Incorporation supporters will submit an application this fall with a $25,000 deposit—once they raise the money. After that, an economic study will be completed, possibly costing up to $100,000. If LAFCO determines the new city is feasible, then valley residents will vote on it.

“I’m impressed with what they’ve been able to accomplish,” says Ed Heneveld, an emergency room doctor who has lived in the valley for 35 years and favors cityhood.

A preliminary fiscal analysis showed a $310,000 surplus in a $4.74 million budget for the proposed city.

“There are probably not too many places in California that are economically viable for incorporation, but Squaw Valley may be one of those places,” Berry says.

Incorporation cannot have a negative fiscal impact on the rest of North Lake Tahoe and the county as a whole, warned Placer County supervisor Jennifer Montgomery, who represents the eastern part of the county.

“I do have some real concerns about whether the population and dollars make sense,” Montgomery says.

However, incorporating would allow citizens a louder voice in the development of the Olympic Valley. Since the initial development proposal in December 2011, Squaw decided to decrease building heights, restore Squaw Creek, include off-site parking and employee housing, identify an emergency access route and improve parks and recreation, according to a Placer County Planning newsletter.

On July 25, developers notified Placer County they would be making additional changes this fall, says county planner Alex Fisch.

“We don’t know yet because it has to be approved by ownership; we’re looking at a lot of things,” Hosea says.

Some of the considerations include keeping the Squaw Kids building, new configurations for a hotel and the ballroom building, reducing building heights, breaking buildings into smaller volumes, opening areas for better pedestrian ways and mountain views, and revising architectural features.

“We’re not anticipating any downsizing,” Hosea says.

Planned for four phases over 12 to 18-years, the development includes 2,184 bedrooms, Hosea says, a number that is critical to the ski area’s success.

“It’s one of the greatest mountains in the world, put on the map by the 1960 Olympics. It’s kind of lost its world brand because there’s not enough lodging to support the mountain,” Hosea says.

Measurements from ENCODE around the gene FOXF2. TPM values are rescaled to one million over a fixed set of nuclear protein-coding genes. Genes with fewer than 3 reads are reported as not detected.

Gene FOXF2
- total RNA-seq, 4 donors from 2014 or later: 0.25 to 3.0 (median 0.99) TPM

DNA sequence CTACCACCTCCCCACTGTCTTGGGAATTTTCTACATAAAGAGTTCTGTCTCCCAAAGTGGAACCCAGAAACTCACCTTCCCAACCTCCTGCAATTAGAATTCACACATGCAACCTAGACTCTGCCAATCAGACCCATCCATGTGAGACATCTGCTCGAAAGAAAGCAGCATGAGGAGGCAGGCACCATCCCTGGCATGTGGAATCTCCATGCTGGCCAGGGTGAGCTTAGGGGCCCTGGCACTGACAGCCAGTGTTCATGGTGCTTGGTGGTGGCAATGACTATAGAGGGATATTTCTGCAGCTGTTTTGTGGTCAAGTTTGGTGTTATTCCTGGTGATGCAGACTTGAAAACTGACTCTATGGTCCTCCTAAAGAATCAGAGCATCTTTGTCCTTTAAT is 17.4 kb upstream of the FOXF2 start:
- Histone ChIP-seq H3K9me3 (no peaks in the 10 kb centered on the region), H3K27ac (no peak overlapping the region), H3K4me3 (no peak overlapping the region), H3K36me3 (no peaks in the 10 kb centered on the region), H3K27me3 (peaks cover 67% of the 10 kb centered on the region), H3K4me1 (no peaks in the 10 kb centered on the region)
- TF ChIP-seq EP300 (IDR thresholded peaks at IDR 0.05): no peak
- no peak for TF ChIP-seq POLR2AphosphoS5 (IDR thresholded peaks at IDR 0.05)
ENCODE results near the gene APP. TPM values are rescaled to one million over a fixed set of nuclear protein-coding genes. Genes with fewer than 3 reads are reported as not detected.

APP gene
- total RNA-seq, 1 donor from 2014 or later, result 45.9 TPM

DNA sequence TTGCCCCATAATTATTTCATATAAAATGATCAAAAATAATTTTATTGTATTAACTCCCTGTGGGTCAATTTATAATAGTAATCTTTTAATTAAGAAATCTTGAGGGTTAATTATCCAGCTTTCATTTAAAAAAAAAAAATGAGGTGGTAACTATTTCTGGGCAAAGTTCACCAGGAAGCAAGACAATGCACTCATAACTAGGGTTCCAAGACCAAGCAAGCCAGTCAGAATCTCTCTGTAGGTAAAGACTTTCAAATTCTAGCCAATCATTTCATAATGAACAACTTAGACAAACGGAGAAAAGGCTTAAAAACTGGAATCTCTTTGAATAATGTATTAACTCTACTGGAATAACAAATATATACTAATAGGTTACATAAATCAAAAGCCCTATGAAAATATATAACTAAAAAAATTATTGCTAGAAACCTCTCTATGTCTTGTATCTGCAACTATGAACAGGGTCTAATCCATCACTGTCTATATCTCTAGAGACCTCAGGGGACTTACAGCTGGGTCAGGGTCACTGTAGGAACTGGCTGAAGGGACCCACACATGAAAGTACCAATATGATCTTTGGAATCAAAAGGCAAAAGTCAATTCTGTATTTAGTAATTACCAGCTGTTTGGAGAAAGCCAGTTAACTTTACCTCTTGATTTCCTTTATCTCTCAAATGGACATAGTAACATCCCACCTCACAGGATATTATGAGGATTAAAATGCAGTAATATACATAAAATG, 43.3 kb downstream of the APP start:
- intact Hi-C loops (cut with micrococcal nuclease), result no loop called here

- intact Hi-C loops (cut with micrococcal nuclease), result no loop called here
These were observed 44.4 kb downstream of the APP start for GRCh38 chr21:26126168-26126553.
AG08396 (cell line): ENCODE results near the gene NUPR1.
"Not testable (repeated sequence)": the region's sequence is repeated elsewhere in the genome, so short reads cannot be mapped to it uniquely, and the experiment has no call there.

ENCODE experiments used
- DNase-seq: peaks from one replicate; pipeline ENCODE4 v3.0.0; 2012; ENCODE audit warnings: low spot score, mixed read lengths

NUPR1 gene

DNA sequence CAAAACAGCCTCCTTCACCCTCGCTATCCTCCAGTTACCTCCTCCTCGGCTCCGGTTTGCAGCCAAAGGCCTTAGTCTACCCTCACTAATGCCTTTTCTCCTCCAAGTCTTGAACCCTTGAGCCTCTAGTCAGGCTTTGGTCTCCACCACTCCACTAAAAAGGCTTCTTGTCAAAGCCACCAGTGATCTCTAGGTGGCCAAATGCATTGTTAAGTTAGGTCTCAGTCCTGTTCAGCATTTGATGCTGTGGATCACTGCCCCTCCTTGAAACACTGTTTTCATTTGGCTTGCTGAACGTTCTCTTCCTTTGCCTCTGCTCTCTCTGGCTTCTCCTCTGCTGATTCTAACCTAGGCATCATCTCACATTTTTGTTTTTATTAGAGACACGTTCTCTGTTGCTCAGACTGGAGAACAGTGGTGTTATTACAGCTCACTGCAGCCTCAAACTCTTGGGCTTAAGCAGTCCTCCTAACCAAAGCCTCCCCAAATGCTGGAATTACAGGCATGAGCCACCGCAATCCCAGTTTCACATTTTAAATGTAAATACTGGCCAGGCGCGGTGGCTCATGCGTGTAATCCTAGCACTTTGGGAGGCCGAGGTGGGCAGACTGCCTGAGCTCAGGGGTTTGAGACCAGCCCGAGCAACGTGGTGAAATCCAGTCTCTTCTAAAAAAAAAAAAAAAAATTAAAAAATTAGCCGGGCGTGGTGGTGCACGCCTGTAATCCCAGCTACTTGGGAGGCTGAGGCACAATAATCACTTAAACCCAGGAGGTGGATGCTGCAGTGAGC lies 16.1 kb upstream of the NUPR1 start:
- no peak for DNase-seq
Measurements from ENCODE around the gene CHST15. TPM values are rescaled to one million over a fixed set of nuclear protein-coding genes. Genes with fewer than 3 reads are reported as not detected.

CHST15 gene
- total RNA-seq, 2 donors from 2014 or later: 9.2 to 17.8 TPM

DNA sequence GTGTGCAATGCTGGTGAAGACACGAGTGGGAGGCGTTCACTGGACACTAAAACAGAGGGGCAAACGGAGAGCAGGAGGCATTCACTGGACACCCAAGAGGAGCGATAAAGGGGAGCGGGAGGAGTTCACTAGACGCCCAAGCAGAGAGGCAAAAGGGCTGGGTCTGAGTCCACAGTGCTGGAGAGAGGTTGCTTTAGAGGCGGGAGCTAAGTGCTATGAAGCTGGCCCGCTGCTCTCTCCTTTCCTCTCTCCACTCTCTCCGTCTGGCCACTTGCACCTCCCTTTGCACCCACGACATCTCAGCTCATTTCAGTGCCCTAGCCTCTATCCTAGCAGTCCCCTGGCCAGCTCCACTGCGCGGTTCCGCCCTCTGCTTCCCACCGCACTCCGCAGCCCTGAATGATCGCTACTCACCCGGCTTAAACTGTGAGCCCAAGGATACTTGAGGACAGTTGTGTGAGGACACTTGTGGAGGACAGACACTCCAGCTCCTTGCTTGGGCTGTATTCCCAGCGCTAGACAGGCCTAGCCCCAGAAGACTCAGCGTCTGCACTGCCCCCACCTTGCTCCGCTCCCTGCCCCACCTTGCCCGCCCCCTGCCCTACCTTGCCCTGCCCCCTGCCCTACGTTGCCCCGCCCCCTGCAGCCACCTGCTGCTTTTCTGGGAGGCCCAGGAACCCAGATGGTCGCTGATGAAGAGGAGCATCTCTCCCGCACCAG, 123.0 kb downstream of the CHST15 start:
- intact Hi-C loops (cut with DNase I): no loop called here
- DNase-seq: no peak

He notes that Whistler Blackcomb has 4,300 lodging units; Vail, 2,800; Aspen/Snowmass, 2,700; Steamboat, 1,900; and Breckenridge, 1,700.

Right now, Squaw Valley has only 1,138 units (a lodging unit is different than bedrooms).

Out of 12,000 skiers in a typical weekend at Squaw Valley, “only 2,000 can get out of bed, click on their skis and go to the mountain,” Hosea said.

Additionally, the planned Grand Camp aquatic center, which includes an “action river” as opposed to a lazy river, is essential to making Squaw a year-round destination resort.

But for many valley residents and Squaw fans, it’s too much.

“Most of the people in Squaw Valley do want some type of destination village that has quality and is integrated with the current village,” says Heneveld.

Covering the parking lot—the asphalt meadow—seems like a good idea, but tearing down the Olympic-era Members Locker Room is heresy. Traffic, noise, construction time, loss of views and light pollution are repeated concerns.

“They are trying to change the entire character. This seems like overkill,” says Laura Hanley, a Bay Area resident who paid original Village developer Intrawest for a premium view that will be lost with the new development.

Heneveld astutely predicts maybe a “Goldilocks” agreement will prevail—“not too much, not too little.”

“What won’t change is the mountain,” Heneveld says. “The challenge will still be there. That’s a comforting thought in all of this.”



Category: Outdoors, Winter